Rowan cultivars with superior fruit for human food use are available but not common; mostly the fruits are gathered from wild trees growing on public lands.
Rowan berries contain sorbic acid, an acid that takes its name from the Latin name of the genus Sorbus. Raw berries also contain parasorbic acid (about 0.4%-0.7% in the European rowan), which causes indigestion and can lead to kidney damage, but heat treatment (cooking, heat-drying etc.) and, to a lesser extent, freezing, neutralises it, by changing it to the benign sorbic acid. Luckily, they are also usually too astringent to be palatable when raw. Collecting them after first frost (or putting in the freezer) cuts down on the bitter taste as well.
The density of the rowan wood makes it very usable for walking sticks and magician's staves. This is why druid staffs, for example, have traditionally been made out of rowan wood, and its branches were often used in dowsing rods and magic wands. Rowan was carried on vessels to avoid storms, kept in houses to guard against lightning, and even planted on graves to keep the deceased from haunting. It was also used to protect one from witches. Often birds' droppings contain rowan seeds, and if such droppings land in a fork or hole where old leaves have accumulated on a larger tree, such as an oak or a maple, they may result in a rowan growing as an epiphyte on the larger tree. Such a rowan is called a "flying rowan" and was thought of as especially potent against witches and their magic, and as a counter-charm against sorcery. Rowan's alleged protection against enchantment made it perfect to be used in making rune staves (Murray, p. 26), for metal divining, and to protect cattle from harm by attaching sprigs to their sheds. Leaves and berries were added to divination incense for better scrying.
In Finland and Sweden, the number of berries on the trees was used as a predictor of the snow cover during winter. This is now considered mere superstition (however one can hear old men talk of it), as fruit production is related to weather conditions the previous summer, with warm, dry summers increasing the amount of stored sugars available for flower and fruit production; it has no predictive relationship to the weather of the next winter. Contrary to the above, in Malaks, Swedish Finland the opposite was thought. If there rowan flowers were plentiful then the rye harvest would also be plentiful. Similarly, if the rowan flowered twice in a year there would be many potatoes and many weddings that autumn. And in Sibbo people are noted as having said that winter began first when the waxwings (Bombycilla garrulus) had eaten the last of the rowan berries.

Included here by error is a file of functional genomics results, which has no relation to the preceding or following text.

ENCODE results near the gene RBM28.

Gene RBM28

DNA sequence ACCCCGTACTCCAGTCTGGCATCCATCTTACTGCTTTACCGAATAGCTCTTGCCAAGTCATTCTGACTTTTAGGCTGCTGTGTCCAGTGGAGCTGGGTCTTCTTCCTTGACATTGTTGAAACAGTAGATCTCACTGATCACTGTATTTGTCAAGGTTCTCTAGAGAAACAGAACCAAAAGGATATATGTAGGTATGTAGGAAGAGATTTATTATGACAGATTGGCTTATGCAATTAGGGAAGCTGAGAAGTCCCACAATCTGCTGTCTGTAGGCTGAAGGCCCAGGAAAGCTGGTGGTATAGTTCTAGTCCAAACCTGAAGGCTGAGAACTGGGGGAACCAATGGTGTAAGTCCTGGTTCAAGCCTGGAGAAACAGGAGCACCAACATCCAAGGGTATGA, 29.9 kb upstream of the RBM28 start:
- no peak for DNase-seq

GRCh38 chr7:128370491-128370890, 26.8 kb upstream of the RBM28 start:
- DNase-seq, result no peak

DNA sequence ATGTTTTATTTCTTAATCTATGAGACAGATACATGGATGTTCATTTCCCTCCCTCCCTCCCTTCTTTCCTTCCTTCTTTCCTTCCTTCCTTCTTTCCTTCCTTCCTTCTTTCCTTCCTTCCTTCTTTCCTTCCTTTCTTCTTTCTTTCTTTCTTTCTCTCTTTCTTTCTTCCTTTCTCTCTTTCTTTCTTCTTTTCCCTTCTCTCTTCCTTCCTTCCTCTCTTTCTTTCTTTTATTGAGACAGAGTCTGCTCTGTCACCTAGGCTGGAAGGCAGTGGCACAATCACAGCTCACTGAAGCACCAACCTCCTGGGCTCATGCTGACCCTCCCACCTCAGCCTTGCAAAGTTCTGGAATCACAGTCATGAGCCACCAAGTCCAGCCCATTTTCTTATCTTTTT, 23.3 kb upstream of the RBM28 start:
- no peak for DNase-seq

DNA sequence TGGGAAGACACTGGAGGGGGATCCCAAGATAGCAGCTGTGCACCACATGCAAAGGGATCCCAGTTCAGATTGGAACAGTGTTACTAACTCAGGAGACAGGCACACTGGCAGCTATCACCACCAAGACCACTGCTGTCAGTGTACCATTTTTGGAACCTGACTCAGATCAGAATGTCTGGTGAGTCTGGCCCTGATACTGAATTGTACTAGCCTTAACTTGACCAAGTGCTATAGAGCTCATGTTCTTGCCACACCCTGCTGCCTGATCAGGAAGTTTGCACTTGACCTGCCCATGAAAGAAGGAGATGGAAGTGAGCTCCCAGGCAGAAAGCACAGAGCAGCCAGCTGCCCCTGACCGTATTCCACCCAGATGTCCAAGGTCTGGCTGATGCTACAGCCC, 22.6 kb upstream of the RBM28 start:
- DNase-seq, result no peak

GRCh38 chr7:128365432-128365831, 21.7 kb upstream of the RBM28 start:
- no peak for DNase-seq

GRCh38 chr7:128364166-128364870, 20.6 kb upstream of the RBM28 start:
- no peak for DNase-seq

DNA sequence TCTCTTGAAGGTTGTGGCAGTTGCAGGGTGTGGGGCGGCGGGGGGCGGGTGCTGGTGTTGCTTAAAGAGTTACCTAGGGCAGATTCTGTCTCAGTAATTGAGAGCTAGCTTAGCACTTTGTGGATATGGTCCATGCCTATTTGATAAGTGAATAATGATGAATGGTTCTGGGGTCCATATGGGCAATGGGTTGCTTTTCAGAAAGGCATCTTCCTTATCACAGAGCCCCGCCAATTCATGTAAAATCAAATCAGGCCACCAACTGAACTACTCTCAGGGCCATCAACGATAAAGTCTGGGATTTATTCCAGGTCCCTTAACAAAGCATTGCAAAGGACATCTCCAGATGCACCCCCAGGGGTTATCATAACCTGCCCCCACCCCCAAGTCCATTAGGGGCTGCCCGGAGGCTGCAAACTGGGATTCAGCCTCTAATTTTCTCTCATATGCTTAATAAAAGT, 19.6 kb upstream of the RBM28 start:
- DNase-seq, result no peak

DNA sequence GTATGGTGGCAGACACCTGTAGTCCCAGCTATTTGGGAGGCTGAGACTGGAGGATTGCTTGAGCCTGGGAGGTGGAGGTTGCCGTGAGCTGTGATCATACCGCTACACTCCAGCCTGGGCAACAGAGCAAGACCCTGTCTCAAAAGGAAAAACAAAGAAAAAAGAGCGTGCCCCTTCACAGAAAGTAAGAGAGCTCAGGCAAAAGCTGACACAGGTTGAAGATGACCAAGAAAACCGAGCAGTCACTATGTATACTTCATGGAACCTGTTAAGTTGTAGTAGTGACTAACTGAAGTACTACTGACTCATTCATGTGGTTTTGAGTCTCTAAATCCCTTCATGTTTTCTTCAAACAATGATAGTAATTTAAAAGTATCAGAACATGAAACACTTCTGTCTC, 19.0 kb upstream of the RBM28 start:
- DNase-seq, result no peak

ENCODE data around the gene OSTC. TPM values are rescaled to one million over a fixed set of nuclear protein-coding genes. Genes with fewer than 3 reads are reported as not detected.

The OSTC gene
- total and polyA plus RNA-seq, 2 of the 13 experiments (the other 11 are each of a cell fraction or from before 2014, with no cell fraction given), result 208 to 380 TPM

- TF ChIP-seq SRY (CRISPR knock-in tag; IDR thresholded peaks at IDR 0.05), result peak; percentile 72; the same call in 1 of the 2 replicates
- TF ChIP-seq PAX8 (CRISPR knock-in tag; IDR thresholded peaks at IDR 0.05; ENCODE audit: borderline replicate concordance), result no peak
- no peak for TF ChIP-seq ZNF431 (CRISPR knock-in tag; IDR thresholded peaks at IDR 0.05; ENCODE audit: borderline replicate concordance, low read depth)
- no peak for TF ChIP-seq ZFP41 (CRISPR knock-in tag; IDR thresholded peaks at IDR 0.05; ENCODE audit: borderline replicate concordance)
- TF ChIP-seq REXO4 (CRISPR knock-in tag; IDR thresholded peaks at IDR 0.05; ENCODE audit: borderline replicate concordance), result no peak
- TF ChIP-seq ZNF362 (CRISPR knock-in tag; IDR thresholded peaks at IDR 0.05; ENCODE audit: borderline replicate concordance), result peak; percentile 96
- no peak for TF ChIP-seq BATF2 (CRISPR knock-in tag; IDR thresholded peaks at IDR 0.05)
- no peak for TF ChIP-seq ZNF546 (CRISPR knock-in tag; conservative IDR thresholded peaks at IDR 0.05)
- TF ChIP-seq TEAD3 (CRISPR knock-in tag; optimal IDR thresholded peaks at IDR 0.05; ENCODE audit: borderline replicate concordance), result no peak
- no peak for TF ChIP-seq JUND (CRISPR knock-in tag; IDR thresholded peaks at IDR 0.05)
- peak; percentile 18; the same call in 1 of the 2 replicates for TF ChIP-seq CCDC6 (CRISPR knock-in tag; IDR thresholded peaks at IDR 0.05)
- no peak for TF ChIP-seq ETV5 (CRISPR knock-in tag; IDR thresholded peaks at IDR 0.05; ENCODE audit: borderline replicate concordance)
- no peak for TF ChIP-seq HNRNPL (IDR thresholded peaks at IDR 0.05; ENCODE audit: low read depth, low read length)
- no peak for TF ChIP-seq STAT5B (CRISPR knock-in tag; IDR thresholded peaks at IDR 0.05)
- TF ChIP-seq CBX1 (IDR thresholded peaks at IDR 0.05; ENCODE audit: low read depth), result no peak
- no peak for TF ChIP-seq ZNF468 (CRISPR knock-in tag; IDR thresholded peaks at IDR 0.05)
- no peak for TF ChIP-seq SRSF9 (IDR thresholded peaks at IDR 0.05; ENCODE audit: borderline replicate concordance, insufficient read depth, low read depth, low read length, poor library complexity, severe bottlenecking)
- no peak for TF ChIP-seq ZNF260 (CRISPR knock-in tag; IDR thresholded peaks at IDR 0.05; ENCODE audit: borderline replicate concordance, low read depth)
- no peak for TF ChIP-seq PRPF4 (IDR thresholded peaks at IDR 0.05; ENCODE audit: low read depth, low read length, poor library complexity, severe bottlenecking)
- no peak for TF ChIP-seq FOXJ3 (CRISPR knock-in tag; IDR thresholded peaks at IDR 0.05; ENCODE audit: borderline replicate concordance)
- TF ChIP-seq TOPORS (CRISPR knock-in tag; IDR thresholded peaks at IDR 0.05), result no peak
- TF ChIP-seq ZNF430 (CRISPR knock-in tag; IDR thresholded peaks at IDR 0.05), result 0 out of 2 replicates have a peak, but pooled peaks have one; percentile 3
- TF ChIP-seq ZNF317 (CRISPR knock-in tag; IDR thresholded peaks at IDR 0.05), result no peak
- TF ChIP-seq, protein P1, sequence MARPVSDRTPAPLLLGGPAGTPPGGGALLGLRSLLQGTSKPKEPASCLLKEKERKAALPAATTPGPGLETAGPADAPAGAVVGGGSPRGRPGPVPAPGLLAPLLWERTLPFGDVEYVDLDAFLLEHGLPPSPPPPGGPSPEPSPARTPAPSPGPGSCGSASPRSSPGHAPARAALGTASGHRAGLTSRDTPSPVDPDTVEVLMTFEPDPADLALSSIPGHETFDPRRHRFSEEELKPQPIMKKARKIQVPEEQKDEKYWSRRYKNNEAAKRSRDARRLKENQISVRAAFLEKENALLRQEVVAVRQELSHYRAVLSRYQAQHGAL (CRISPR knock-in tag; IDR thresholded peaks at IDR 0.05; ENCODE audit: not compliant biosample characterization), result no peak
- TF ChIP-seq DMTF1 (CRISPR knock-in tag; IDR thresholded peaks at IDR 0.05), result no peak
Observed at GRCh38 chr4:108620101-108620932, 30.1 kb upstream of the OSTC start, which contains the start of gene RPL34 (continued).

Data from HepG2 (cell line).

In Sweden it was also thought that if the rowan trees grew pale and lost color, the fall and winter would bring much illness.
One particularly confusing name for rowans, used primarily in North America, is "mountain ash", which falsely implies that it is a species of ash (Fraxinus). The name arises from the superficial similarity in leaf shape of the two trees; in fact, the rowan does not belong to the ash family, but is closely related to the apples and hawthorns in the rose family.